Really? Why are your sexual attractions your deepest identity? Why is your sexual dissociation your deepest identity? Why are these attractions/feelings more significant than that fact that you are an electrician or a teacher, or that you are good at music, or biologically male or female, or even—dare I say—a child of God?
Welcome to the world of identity politics. This notion that “I am X and this is my deepest identity” is presented as a kind of unassailable stance. If you or I question a certain behavior, feeling, or attraction, we are accused of questioning the very core and identity of another person, who also often asserts that “God made me this way.” It is very hard to argue against this mere supposition because people choose to take it all very personally. The prevailing rule is that you aren’t allowed to question other people’s “identity,” or to question the assertion that their attractions are their identity.
It all gets very ugly. Because of this, many well-meaning people are shamed into going along with some pretty confused pathologies. A person, let’s call him Bob, might go to a family gathering and see the man he once knew as his brother John now presenting himself as a woman named Jessica. But Bob is labeled the “bad guy” if he doesn’t play along. Bob isn’t allowed to be upset that his brother is dressing like a woman and calling himself Jessica. Bob’s feelings don’t matter because this is all about John’s/Jessica’s identity. An identity, rooted in this case in things like feelings and dissociation from reality, gets to overrule reality merely because John/Jessica says so, and would be deeply hurt if someone disrespects “her” identity.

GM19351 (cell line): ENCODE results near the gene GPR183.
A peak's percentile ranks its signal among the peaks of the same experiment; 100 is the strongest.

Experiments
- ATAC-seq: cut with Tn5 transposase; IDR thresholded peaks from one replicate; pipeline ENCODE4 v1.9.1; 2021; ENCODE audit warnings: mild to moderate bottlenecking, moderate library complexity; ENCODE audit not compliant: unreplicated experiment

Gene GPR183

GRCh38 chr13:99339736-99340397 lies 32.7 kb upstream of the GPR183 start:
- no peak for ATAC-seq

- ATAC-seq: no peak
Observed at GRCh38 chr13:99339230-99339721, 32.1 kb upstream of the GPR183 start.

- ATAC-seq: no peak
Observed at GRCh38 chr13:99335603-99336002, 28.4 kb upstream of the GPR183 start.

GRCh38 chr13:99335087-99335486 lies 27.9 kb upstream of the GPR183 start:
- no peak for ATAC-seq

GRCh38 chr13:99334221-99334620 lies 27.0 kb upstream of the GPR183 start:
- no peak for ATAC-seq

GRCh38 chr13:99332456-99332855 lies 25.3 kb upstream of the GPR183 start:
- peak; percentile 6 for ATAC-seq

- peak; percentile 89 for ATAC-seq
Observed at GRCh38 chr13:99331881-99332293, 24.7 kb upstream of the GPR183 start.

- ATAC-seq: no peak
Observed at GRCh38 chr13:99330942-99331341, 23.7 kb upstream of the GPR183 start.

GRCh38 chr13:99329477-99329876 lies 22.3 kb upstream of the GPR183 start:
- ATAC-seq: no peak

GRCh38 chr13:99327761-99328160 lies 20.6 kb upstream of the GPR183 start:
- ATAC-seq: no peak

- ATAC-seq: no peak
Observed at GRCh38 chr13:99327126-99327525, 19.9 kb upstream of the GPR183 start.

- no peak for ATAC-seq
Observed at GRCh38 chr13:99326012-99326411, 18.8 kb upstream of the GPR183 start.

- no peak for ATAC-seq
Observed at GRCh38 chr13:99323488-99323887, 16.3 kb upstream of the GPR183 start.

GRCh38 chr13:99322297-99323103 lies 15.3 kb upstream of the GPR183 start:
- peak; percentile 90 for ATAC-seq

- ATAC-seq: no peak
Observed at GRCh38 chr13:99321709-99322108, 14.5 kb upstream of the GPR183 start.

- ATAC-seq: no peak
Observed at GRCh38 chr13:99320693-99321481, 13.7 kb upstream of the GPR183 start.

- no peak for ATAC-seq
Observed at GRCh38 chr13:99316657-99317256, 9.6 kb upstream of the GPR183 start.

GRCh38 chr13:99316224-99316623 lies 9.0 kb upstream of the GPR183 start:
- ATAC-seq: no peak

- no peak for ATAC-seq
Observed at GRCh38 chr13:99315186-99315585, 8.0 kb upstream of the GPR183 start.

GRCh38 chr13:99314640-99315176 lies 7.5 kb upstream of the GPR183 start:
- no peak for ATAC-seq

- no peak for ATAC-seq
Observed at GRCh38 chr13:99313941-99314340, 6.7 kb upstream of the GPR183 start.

And now many are also seriously saying that a woman is wrong to be offended or fearful that a man is permitted to walk into the locker room where she is undressing and showering because he “feels” he is a woman. The showering woman’s feelings and fears are not protected, his are. Somehow, because they are his “identity,” she is a bigot if she protests. And not only has she offended this man (who strangely thinks himself a woman), but an entire community united by their identification with increasingly narrow and hyper-specified sexual proclivities/attractions.
But this is where we are today. More than ever we need a good theology and philosophy of the body, one that takes the body seriously as a revelation from God. It is clear that humans come in two kinds, male and female, and that human sexual union and differentiation have an obvious purpose that is easily discerned from the way we are made. (Hermaphroditism, which is extremely rare, is no more an indication of a new category of human sex than are children born with missing or extra limbs indicative of a new kind of human person. It is a birth defect, and defects are anomalous, not indicative.)
We are not to be reduced merely to our body, but neither are we to be reduced merely to our soul or our feelings, attractions, or thoughts. We are incarnate persons. We do not just have bodies; we are bodies. The mere fact that we can mentally distinguish between our body and our soul does not make them divisible in practice. Just because I can distinguish between a flame’s heat and its light does not mean that I can place its heat over here and its light over there. They are not divisible in this way; they are so united as to be one. And so also it is with our body and our soul.
We cannot simply disregard the body as of no informational help in sexual distinction. To look at a person with an obviously male body and say that he is a female is a delusion. No amount of surgery or other types of pretending (e.g., cross-dressing, ignoring restroom signs) will change reality. John can never really be Jessica. The body is revelation that cannot be denied.